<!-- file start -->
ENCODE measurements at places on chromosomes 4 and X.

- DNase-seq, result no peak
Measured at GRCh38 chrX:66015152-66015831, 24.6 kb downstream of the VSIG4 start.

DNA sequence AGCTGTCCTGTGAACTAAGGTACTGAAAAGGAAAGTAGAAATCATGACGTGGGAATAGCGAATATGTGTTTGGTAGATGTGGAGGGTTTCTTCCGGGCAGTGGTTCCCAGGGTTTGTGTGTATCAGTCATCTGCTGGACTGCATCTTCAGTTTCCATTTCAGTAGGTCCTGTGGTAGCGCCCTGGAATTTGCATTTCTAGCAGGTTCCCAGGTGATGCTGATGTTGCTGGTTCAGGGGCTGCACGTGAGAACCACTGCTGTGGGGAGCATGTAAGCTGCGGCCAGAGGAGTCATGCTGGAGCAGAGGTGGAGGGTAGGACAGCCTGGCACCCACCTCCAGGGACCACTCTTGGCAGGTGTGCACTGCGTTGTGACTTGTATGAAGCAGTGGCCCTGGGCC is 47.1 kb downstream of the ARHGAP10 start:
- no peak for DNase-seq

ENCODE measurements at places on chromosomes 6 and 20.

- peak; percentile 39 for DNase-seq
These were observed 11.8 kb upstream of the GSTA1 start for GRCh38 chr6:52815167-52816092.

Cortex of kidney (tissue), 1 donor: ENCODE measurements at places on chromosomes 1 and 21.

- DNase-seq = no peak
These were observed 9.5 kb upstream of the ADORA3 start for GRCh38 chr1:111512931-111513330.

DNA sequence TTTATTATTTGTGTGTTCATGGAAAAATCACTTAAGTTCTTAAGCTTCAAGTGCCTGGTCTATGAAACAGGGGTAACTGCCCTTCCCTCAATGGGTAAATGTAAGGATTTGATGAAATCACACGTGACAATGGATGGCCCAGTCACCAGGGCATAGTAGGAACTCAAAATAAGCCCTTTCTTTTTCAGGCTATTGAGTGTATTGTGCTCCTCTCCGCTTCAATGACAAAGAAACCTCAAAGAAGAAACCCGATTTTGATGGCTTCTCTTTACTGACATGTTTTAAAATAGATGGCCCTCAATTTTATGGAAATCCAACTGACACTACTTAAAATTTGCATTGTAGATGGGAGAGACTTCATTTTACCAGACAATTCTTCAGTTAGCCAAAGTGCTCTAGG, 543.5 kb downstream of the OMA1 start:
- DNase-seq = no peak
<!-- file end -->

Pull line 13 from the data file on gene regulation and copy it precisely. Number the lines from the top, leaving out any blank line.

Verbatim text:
- DNase-seq = no peak